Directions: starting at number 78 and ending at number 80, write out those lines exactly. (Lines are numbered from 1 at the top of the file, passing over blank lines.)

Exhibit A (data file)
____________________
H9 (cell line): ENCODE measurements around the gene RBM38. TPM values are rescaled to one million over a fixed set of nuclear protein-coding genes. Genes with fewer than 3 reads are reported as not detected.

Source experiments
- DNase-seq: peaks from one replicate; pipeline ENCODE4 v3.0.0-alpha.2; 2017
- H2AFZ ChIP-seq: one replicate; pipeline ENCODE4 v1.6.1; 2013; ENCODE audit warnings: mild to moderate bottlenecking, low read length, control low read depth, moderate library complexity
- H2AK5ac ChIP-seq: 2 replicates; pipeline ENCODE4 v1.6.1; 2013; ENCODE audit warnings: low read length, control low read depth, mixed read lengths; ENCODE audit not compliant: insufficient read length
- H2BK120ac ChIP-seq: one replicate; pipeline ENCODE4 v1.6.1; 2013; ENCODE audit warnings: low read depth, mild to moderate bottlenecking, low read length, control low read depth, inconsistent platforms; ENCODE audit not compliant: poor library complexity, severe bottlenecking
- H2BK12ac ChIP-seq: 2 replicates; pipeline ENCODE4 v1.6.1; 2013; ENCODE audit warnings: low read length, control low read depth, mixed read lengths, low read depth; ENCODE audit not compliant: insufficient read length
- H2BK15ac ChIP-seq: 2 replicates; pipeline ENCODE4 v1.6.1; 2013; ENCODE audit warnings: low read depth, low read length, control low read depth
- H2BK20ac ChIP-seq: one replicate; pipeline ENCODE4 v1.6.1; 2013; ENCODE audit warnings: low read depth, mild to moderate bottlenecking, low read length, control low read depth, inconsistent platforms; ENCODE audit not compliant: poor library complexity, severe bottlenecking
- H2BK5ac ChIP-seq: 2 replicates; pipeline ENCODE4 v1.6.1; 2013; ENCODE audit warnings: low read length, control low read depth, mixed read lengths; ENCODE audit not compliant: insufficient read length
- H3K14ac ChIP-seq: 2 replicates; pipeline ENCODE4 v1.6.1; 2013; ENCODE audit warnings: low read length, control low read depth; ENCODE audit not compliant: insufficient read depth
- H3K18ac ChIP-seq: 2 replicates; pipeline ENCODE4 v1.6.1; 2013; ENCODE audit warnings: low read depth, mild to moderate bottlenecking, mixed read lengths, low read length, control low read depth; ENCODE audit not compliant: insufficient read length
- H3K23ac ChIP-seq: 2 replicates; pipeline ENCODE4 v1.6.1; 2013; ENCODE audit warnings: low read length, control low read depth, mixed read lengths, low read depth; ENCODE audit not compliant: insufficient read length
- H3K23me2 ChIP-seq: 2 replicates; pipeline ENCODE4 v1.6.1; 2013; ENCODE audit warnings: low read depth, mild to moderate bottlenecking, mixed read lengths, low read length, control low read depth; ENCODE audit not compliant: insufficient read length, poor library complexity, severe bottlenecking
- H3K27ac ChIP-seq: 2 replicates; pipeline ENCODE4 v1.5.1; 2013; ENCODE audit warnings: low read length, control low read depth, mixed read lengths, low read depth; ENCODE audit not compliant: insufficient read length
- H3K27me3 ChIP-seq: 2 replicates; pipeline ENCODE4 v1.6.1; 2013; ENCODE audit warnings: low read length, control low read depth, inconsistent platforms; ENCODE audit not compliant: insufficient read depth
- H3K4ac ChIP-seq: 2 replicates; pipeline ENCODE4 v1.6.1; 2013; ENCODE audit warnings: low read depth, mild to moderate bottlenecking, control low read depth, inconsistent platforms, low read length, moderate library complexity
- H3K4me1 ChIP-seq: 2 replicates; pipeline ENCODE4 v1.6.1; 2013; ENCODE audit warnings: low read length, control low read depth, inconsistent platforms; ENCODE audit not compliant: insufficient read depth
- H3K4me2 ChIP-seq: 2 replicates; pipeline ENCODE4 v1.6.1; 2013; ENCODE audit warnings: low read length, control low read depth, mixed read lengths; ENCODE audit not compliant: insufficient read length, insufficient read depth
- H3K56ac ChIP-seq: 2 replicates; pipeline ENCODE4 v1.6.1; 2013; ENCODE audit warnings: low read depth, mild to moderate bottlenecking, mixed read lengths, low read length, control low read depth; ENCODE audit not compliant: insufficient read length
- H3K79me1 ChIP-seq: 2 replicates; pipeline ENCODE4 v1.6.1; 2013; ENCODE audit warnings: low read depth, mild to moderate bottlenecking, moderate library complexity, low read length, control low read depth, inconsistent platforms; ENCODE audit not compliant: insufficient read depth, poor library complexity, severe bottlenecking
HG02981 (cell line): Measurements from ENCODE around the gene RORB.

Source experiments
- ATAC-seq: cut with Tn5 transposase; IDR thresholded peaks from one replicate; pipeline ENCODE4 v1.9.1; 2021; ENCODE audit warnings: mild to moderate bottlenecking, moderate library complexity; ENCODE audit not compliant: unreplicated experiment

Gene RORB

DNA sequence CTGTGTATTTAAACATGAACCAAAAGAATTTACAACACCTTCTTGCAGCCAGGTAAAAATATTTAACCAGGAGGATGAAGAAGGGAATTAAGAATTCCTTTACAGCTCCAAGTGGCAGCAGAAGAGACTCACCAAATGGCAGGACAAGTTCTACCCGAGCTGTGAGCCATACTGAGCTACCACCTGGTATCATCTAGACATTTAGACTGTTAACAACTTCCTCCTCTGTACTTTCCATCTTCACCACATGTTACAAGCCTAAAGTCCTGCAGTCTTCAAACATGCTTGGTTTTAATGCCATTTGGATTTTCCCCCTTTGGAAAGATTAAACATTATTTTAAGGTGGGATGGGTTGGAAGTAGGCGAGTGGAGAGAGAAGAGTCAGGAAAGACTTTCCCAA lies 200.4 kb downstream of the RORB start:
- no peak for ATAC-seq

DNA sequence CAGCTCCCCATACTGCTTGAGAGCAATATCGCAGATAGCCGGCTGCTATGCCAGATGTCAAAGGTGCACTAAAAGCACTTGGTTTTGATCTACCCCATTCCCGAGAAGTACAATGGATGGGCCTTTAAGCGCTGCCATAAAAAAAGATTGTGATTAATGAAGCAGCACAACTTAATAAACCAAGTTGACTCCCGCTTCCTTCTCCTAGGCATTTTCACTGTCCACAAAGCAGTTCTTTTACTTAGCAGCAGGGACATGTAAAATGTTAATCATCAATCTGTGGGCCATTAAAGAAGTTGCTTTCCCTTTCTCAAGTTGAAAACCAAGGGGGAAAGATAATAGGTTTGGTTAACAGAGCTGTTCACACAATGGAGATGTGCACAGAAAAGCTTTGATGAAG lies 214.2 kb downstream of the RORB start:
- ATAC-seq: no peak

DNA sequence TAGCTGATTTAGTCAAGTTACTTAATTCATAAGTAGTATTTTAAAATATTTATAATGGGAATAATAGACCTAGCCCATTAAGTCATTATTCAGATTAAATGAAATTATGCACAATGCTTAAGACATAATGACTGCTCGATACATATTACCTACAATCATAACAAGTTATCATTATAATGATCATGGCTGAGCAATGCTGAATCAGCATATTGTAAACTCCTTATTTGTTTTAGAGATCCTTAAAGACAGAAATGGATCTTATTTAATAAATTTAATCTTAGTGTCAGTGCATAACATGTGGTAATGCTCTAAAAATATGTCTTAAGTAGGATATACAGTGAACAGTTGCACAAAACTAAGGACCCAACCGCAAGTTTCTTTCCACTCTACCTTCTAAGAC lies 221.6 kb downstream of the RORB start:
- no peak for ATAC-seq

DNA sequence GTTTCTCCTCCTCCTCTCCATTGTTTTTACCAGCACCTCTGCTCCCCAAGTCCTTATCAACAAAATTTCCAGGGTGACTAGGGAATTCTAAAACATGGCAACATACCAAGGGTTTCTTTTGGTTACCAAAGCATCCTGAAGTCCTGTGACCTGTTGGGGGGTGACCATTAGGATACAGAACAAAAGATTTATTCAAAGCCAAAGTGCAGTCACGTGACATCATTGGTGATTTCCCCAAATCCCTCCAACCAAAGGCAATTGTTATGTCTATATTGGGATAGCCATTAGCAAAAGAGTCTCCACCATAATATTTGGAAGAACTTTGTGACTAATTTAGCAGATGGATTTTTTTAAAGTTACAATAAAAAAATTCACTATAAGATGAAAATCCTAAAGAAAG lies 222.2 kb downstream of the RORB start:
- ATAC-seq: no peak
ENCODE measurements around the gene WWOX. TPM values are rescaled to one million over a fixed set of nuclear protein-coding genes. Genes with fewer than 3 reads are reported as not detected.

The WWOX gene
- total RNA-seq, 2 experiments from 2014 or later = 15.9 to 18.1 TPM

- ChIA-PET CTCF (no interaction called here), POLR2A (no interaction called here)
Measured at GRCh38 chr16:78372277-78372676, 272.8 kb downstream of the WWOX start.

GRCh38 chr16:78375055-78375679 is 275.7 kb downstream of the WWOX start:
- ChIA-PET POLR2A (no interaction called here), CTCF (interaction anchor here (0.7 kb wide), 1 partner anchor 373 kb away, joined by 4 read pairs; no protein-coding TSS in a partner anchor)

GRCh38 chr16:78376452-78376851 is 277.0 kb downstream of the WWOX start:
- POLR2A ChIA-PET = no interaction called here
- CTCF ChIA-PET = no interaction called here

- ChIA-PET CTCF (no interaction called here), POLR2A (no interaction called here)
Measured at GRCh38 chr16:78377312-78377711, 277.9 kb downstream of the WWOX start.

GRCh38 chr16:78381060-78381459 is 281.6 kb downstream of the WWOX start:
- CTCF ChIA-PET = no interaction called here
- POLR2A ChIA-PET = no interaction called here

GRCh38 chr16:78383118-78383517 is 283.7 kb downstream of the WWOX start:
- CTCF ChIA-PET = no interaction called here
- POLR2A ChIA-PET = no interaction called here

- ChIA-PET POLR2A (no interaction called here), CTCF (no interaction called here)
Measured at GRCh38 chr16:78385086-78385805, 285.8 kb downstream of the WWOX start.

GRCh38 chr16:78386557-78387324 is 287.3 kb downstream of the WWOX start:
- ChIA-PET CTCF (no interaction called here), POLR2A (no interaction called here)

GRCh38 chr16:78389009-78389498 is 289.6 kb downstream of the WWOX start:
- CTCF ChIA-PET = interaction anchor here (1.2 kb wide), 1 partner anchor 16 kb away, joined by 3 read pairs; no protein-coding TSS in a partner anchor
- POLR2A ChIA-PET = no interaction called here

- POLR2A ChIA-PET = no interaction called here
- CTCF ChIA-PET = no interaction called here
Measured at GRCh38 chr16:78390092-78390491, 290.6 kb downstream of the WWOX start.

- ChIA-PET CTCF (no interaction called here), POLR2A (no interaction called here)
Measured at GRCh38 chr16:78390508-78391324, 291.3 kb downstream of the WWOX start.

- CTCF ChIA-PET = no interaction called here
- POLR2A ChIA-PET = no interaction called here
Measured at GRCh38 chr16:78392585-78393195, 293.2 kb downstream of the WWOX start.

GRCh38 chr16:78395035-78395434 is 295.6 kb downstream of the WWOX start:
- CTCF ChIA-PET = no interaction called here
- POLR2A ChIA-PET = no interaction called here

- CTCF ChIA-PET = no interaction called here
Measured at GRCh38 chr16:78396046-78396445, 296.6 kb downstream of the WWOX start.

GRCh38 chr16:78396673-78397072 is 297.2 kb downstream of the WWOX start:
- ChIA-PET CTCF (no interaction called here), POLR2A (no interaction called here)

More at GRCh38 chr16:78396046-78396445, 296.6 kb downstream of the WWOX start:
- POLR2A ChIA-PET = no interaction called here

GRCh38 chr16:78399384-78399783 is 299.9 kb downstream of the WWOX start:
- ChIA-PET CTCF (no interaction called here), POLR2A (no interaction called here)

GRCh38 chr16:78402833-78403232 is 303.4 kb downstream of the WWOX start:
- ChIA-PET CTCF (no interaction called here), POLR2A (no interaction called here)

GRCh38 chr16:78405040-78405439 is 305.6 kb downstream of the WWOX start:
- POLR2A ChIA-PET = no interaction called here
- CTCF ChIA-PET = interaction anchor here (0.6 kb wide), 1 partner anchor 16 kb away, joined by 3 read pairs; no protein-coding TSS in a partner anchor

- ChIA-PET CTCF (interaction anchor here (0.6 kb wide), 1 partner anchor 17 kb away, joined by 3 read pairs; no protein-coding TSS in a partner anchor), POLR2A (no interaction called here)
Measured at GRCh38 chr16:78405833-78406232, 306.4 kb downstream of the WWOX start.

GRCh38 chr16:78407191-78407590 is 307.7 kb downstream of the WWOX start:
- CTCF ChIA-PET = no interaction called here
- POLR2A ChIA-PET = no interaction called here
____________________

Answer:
GRCh38 chr16:78402833-78403232 is 303.4 kb downstream of the WWOX start:
- ChIA-PET CTCF (no interaction called here), POLR2A (no interaction called here)

GRCh38 chr16:78405040-78405439 is 305.6 kb downstream of the WWOX start: